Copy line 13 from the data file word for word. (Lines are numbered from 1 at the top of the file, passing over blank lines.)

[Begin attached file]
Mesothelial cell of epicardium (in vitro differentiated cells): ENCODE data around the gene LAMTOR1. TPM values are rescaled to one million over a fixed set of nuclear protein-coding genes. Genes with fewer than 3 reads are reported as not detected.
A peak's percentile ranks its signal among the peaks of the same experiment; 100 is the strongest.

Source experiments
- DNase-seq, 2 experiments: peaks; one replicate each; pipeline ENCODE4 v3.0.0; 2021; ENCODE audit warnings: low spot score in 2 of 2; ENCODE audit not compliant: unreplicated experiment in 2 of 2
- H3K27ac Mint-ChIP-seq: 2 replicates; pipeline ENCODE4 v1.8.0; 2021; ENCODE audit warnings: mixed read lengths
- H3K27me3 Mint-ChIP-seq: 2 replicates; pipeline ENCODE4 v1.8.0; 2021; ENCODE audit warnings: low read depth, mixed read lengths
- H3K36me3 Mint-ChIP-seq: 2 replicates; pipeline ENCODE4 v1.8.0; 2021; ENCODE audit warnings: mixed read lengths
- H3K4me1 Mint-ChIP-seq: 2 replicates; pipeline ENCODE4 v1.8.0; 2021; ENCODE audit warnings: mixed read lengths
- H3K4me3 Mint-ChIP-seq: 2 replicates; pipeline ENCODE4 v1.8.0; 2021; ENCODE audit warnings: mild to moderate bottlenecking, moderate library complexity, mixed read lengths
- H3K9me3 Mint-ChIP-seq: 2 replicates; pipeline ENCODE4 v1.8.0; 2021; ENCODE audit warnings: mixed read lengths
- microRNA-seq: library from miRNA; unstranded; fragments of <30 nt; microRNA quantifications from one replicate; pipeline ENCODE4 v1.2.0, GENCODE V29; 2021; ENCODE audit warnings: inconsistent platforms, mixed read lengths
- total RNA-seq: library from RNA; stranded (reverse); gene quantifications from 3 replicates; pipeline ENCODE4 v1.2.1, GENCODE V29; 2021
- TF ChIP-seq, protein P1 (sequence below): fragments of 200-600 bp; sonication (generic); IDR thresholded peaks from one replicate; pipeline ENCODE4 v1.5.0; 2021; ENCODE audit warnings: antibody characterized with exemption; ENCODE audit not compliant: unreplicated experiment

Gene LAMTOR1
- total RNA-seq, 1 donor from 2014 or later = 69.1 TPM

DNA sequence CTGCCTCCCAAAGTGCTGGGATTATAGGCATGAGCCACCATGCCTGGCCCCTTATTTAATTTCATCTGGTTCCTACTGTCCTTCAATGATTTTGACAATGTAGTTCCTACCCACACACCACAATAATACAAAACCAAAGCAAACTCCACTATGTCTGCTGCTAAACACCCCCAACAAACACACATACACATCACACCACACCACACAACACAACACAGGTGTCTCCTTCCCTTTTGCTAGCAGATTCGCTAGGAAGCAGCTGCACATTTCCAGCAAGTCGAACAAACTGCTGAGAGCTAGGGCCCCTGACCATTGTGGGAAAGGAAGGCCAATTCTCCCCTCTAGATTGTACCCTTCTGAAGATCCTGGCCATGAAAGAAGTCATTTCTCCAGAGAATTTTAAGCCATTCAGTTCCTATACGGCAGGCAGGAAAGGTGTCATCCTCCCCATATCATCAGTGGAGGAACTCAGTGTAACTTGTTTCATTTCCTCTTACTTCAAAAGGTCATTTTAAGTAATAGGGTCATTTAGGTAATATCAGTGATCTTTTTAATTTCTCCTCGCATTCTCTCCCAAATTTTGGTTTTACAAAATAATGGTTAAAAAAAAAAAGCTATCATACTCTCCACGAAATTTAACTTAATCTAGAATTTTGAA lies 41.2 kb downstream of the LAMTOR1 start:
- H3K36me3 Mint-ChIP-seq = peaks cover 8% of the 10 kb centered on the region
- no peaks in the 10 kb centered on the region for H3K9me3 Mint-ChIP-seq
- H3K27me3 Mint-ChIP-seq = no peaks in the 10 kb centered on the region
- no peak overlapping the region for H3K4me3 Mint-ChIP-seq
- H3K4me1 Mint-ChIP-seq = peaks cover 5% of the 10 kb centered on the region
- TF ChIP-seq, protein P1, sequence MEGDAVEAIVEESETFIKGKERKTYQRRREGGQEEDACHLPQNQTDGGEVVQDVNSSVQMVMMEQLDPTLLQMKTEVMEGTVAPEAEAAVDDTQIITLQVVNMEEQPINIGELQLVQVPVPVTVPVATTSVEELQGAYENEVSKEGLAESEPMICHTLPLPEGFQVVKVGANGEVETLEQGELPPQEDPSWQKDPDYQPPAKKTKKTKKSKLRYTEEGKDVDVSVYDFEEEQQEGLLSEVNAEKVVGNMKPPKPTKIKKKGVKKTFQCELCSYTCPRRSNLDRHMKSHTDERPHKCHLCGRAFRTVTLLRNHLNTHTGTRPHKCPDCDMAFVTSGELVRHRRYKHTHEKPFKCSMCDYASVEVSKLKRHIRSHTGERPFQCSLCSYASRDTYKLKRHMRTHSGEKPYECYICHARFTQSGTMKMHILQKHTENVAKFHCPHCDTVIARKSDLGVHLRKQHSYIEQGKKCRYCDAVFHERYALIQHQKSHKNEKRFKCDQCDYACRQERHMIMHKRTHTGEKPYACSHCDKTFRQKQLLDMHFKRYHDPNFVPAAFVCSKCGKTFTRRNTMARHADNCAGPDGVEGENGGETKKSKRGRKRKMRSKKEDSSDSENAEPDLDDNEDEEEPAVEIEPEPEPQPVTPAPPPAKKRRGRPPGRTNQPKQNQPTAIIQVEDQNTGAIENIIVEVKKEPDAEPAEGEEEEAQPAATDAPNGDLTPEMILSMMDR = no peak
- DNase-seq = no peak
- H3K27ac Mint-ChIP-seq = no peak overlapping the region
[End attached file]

- TF ChIP-seq, protein P1 (sequence below): fragments of 200-600 bp; sonication (generic); IDR thresholded peaks from one replicate; pipeline ENCODE4 v1.5.0; 2021; ENCODE audit warnings: antibody characterized with exemption; ENCODE audit not compliant: unreplicated experiment